There were no guarantees when Haywood Highsmith reported for summer-league duty with the Miami Heat this past week in San Francisco. Now, there is an investment.
Without a move by the team by Friday’s deadline, Highsmith received a $50,000 guarantee toward his $1.8 million 2022-23 salary.
Added by the Heat amid the team’s COVID breakout in December and then brought back for the balance of the season in February, Highsmith is with the team’s roster for summer leagues this month in San Francisco and Las Vegas.
His next guarantee date is opening night of the regular season, when an additional $400,000 of his salary would be guaranteed.
Having previously spent time with the Philadelphia 76ers and their G League affiliate, Highsmith, at 6 feet 6, is being tested as an undersized power forward.
For now, he is letting the financial aspects take care of themselves, as he works toward a roster spot while also mentoring the younger players on the team’s summer roster.
“To be honest, I don’t really circle those days,” said the 25-year-old, who went undrafted out of Division II Wheeling (W. Va.) University. “I just work. I don’t worry about that type stuff.
“As long as I’m working, putting in the work and showing what I can do and doing what I can control, it’s going to work out itself. So I don’t sit here and say, ‘Oh, it’s a guarantee day if I get past this date.’ I’m going to keep working.”
Highsmith and Omer Yurtseven, who will join the Heat for the Las Vegas portion of the July schedule, are the only veterans under contract on the Heat’s summer roster.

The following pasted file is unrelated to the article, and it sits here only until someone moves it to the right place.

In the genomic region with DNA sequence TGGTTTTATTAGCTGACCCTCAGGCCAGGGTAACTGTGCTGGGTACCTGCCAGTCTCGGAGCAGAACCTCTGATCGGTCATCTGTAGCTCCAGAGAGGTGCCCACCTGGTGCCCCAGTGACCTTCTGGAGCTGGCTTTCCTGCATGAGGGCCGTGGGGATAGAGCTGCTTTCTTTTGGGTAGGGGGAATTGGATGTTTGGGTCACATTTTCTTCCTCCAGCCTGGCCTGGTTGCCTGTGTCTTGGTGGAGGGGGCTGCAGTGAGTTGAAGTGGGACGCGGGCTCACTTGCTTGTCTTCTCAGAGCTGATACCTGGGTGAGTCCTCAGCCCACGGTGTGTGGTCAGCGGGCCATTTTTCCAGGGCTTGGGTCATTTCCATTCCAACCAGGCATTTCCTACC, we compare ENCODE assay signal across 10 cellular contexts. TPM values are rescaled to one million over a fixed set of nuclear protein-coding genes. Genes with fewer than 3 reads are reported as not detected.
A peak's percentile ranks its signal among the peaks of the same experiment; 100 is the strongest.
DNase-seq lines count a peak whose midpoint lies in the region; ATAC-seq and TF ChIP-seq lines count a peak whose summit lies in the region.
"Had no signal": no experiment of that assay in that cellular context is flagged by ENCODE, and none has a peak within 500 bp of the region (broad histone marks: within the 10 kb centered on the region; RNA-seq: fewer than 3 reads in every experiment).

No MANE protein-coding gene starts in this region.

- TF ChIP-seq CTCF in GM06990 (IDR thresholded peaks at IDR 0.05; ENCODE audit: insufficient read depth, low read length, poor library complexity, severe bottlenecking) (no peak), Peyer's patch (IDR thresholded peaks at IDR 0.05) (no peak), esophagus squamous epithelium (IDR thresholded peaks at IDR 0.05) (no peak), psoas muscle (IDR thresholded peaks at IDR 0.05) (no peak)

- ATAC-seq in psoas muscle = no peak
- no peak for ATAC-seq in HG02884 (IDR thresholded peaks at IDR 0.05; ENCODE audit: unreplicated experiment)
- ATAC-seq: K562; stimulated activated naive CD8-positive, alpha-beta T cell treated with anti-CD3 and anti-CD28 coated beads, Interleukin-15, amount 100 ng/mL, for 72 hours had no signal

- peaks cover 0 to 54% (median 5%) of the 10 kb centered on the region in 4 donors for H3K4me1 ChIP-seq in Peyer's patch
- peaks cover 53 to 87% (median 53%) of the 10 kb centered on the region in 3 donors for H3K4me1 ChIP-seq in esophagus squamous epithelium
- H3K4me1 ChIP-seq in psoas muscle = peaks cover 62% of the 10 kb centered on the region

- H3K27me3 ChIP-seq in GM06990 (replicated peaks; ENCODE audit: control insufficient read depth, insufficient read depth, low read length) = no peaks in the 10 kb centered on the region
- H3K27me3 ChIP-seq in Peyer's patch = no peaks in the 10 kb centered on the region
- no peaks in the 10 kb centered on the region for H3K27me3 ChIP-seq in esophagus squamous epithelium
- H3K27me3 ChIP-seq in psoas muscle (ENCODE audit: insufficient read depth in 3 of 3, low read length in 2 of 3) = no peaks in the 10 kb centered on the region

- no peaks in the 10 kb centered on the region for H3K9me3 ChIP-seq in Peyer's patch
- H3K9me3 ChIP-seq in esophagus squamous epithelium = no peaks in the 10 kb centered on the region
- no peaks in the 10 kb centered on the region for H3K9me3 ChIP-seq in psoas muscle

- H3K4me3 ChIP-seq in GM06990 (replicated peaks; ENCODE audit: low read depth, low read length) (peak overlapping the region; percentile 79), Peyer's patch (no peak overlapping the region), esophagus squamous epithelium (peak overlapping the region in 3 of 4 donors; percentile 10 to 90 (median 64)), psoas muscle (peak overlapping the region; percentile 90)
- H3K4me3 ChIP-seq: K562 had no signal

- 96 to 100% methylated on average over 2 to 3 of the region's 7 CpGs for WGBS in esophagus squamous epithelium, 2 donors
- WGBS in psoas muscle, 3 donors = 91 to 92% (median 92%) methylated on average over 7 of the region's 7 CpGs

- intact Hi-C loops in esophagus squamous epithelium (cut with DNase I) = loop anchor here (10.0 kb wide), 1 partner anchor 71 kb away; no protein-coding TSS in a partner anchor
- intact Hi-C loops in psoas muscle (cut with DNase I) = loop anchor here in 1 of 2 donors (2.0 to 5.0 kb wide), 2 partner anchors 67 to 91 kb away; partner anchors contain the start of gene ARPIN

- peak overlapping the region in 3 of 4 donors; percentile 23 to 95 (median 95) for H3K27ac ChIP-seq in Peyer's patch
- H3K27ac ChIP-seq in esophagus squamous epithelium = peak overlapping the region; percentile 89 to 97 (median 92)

Highsmith was in the Heat’s starting lineup for Saturday’s summer-league opener at the California Classic against the Los Angeles Lakers at Chase Center, alongside Heat two-way players Javonte Smart and Mychal Mulder, as well as first-round pick Nikola Jovic and undrafted free-agent center Orlando Robinson.
The Heat announced during their summer-league opener that Jovic has signed his rookie-scale contract, one that starts with a $2.2 million salary for the coming season.
Selected at No. 27, Jovic is locked into two guaranteed seasons, with the Heat then holding team options for the following two seasons.
By NBA rule, the Heat cannnot trade Jovic for 30 days from Saturday’s signing.
No sooner had Cody Martin agreed to a four-year, $32 million free-agent contract to remain with the Charlotte Hornets, then Heat forward Caleb Martin, his twin brother, on Saturday posted dollar-sign emojis as congratulations.
Caleb Martin remains a restricted free agent in the wake of the Heat extending a $2.1 million qualifying offer for 2022-23 that allows them to match outside offers up to the $10.3 million mid-level exception.
Based on the Heat’s preference to avoid an NBA hard cap, the highest the Heat likely would go with Martin would be the $6.5 million taxpayer mid-level, which would max out at a three-year, $20.4 million contract.
Caleb Martin stressed after the season that his preference was to remain with the Heat, who upgraded him this past season from a two-way contract to a standard deal.
Caleb Martin would gain Bird Rights with the Heat if he remains for the team for another season.
With the Heat and Phoenix Suns among Kevin Durant’s preferred landing spots amid his recent trade request from the Brooklyn Nets, John Hollinger, the former Memphis Grizzlies executive, offered up a Heat permutation in a piece for The Athletic.
“How about one where Miami sends out [Bam] Adebayo, Kyle Lowry, Duncan Robinson, Tyler Herro, two unprotected firsts (2023 and 2028) and three picks pick swaps (2024, 2027, and 2029) for Durant, [Ben] Simmons and Seth Curry?” Hollinger offered.
He continued, “It still seems tricky. The Heat might argue they don’t need to include this much draft equity, and would surely look for scenarios to avoid including Adebayo at all. Since those scenarios basically don’t exist, it might be a conversation-ender. Even if it wasn’t, Simmons would become a guy the Heat had to count on — yikes — and they wouldn’t have a center. But they would have Kevin Durant.”